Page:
Palm Oil Plantation
Palm Oil Market
The global demand for all major vegetable oils is estimated to be in excess of 100 million tons per year, with the consumption of palm oil representing circa 40% of this market. The market has experienced relatively stable growth in recent years, at a CAGR of 7.6% during the period from 2003 to 2011.

In the past 15 years, global palm oil production grew at a much faster rate (+209%) than the expansion of land with mature oil palm trees (+167%). This was mainly the result of planting better suited and higher yielding varieties. In the period 1995-2010, the size of the land with mature oil palm trees around the world increased by 8 million hectares to 12.8 million hectares. This impressive growth rate was a result of a strong global vegetable oil demand and the political as well as economic reforms that were implemented in response to the Asian financial crisis of the late 1990s.

Currently, there are approximately 20 countries that have oil palm plantations. The 3 main palm oil production countries--Malaysia, Indonesia and Nigeria--control 88% of global palm oil production.

Malaysia Oil Palm Plantations
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China, which is the largest importer of Malaysian palm oil and the world’s largest CPO consumer, is expected to continue contributing to global demand. The China government has been stockpiling food since the start of 2009, amidst concerns that a repeat of the 2008 food crisis would cause severe social unrest in the country. The China stockpiling of palm oil, soybeans and corn has been recorded by industry reports such as Oil World and by the United States Department of Agriculture (USDA). Recent increases in China imports have been due to aggressive purchases by COFCO, the state-owned agency responsible for food purchases. Certain analysts expect a 12% year on year increase in China palm oil imports in 2010, despite the global economic crisis.

Demand for CPO, in common with other vegetable oils, has remained relatively robust, even through the current global economic turbulence. This is being driven by growing demand from the food industry (which accounts for around 80% of palm oil use), which is anticipated to increase in line with expectations of higher GDP growth from the three key consuming/buying markets; demand from China, India and the EU accounts for approximately 19%, 10% and 19% of global vegetable oil demand respectively.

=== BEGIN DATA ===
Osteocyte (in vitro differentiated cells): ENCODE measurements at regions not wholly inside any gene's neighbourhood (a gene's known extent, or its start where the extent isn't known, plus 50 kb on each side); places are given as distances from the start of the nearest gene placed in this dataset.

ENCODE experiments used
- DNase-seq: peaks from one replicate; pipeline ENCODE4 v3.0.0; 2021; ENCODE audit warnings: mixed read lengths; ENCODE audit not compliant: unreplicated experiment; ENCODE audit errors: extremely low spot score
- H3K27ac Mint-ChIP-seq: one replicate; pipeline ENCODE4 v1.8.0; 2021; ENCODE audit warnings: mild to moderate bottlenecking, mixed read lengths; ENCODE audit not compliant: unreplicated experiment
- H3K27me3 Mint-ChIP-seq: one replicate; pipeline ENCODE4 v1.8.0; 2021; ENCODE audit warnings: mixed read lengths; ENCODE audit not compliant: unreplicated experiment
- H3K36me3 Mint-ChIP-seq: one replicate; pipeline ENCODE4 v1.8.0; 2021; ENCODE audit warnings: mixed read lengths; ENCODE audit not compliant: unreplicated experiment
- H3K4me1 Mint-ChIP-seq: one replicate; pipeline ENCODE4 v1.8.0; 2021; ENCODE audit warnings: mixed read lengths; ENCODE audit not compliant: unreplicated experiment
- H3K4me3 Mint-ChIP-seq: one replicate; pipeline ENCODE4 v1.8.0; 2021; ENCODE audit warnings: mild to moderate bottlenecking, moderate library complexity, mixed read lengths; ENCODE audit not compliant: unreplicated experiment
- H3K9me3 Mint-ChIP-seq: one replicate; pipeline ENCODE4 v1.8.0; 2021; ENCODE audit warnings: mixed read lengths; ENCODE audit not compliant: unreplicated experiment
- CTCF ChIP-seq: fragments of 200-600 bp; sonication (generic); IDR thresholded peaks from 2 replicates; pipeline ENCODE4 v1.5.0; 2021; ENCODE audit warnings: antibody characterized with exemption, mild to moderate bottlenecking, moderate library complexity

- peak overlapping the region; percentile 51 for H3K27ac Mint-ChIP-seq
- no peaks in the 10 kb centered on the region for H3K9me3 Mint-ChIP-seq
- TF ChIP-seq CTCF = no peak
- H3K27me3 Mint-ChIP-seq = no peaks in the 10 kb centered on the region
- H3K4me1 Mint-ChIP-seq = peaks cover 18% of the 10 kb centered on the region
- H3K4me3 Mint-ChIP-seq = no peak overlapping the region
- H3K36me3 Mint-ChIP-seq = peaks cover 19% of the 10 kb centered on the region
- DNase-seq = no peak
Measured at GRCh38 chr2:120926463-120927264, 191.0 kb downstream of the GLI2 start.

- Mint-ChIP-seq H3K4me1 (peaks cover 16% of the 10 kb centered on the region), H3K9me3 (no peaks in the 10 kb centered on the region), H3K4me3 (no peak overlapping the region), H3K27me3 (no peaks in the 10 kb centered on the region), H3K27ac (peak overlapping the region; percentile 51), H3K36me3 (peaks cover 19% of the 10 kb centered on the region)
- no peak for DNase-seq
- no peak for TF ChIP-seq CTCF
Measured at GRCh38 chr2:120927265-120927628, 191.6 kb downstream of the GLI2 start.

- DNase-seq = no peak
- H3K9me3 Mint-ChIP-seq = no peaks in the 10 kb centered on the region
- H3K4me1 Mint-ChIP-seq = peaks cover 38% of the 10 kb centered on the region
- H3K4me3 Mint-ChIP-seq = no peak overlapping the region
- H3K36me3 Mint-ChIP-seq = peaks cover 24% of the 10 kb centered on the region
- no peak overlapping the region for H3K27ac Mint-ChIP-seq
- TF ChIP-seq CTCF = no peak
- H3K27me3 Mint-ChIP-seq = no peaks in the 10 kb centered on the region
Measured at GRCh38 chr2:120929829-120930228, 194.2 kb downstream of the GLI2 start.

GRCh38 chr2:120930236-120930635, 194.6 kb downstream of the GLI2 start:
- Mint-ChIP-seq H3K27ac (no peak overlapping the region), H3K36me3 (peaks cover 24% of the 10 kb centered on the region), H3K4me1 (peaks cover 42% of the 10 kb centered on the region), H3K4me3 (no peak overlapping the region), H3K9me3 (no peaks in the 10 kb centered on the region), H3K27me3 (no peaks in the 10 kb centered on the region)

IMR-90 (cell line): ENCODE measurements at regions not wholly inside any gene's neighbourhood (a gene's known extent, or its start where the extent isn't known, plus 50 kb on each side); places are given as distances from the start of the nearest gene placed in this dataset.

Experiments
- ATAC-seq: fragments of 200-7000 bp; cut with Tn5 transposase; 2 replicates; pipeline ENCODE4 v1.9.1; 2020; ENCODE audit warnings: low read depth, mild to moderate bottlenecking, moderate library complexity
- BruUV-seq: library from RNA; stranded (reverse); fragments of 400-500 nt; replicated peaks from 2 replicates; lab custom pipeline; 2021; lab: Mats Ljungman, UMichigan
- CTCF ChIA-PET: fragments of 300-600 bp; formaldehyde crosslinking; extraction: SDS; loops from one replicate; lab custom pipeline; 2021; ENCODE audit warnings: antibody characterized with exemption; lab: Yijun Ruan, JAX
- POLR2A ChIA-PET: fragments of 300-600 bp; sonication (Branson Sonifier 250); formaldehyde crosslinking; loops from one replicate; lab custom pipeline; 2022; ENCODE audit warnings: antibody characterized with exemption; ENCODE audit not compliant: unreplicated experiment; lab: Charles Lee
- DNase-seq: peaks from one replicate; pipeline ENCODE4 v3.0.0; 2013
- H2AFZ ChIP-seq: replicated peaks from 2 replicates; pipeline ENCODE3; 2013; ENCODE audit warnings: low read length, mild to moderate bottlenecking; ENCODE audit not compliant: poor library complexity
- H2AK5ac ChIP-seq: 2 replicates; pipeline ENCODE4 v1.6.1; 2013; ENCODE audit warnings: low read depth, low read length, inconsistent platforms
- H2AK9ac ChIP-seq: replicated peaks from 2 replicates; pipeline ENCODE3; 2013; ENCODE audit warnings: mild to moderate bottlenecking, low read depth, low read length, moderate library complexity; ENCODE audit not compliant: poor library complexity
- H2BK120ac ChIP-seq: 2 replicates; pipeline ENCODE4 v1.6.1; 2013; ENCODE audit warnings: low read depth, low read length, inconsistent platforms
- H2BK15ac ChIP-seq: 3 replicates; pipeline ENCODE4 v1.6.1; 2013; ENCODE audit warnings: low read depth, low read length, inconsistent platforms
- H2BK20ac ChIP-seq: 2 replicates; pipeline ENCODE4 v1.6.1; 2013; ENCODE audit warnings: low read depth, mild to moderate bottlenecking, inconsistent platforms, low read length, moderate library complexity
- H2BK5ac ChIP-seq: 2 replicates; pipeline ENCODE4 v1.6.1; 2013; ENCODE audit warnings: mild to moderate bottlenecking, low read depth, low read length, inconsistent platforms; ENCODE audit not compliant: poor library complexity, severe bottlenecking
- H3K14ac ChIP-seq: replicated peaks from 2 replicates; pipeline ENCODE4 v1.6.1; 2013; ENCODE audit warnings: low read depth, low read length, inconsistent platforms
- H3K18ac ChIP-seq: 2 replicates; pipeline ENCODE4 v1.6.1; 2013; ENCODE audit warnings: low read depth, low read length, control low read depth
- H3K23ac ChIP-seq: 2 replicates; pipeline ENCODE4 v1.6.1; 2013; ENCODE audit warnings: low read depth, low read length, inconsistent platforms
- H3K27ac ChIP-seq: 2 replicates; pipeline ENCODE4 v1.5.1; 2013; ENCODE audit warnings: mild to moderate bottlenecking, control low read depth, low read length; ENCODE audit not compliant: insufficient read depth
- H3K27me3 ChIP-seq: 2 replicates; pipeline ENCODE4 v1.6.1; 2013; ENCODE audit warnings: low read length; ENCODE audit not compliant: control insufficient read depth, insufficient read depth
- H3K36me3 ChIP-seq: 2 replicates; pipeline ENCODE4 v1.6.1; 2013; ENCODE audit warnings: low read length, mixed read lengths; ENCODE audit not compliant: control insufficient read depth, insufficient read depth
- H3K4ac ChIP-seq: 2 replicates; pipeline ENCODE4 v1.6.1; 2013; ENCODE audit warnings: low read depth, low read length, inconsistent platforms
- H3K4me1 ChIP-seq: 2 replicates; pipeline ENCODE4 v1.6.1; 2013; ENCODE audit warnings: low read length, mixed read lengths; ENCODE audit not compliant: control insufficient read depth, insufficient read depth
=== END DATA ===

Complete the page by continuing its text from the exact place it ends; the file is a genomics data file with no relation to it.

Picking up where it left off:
Due to the economic development and population increment caused the demand of palm oil in developing countries increase rapidly. Meanwhile the increment demanding of food and environmental, causing the demand of fats potent in developing countries higher than advance countries.

Palm oil has been consistently more price competitive than soybean oil, sunflower oil and rapeseed oil due to lower production costs. Prices of soybean oil and rapeseed oil develop in the same price range because both oils are very compatible while sunflower oil is normally traded at a premium. The price gap with palm oil increases sharply in a situation of increasing demand like in the period 2007 - second half of 2008 (figure 1.3). Fluctuations in palm oil production have virtually nothing to do with demand but are due partly to the biological yield cycle and partly to extreme changes in rainfall. Its production can be adjusted to demand only with a long time lag of at least three years. This make the adjustment task for the three earlier mentioned competing major soft oils much more difficult and increase the general volatility of prices for vegetable oils. Since the second half of 2008 the price gap between palm oil and other vegetable oils declined sharply and reached its smallest difference in the first half of 2010.

Demand for vegetable oils is accelerating, due largely to income growth in populous regions and the influence of bio-diesel program. Palm oil will supply the majority of the growth in demand for vegetable oils to 2020, particularly with regard to export availability. Palm oil production is cost competitive relative to other oils, and this will underpin its growing share in world vegetable oil production. The future prices of palm oil and palm kernel oil will be tied increasingly to energy prices. Amount of palm oil trading has exceeded total of oils and oilseeds trading in 2010.

In the period 1995-2010 global palm oil consumption showed a steady growth, more than tripling from 14.7 million tones to an estimated volume of 46.8 million tones. This increasing volume (+32.1 million tones) was mainly consumed by India (+5.7 million tones), China (+5 million tones) and the EU (+4.3 million tones). India surpassed the EU (in 2008) and China (in 2009) as the leading global user of palm oil:

Environmental concerns and the increasing price of crude mineral oils have resulted in a worldwide trend to utilize vegetable oils such as rapeseed oil, soybean oil and palm oil for the production of bio-fuels and electricity. In 2006, it was estimated that a mere 2%conversion of the world’s diesel requirement from CPO into bio-diesel would eliminate all global vegetable oil inventories. The Directors believe that the growth in the production of bio-diesel will be particularly pronounced in Asia. In addition, bio-fuel initiatives in Europe, such as the edible oil requirement for food, are causing an increase in demand for vegetable oils, primarily rapeseed, by bio-fuel producers. In turn, Europe’s demand for palm oil has greatly increased in food processing, as locally produced oil crops are diverted for bio-fuel usage.

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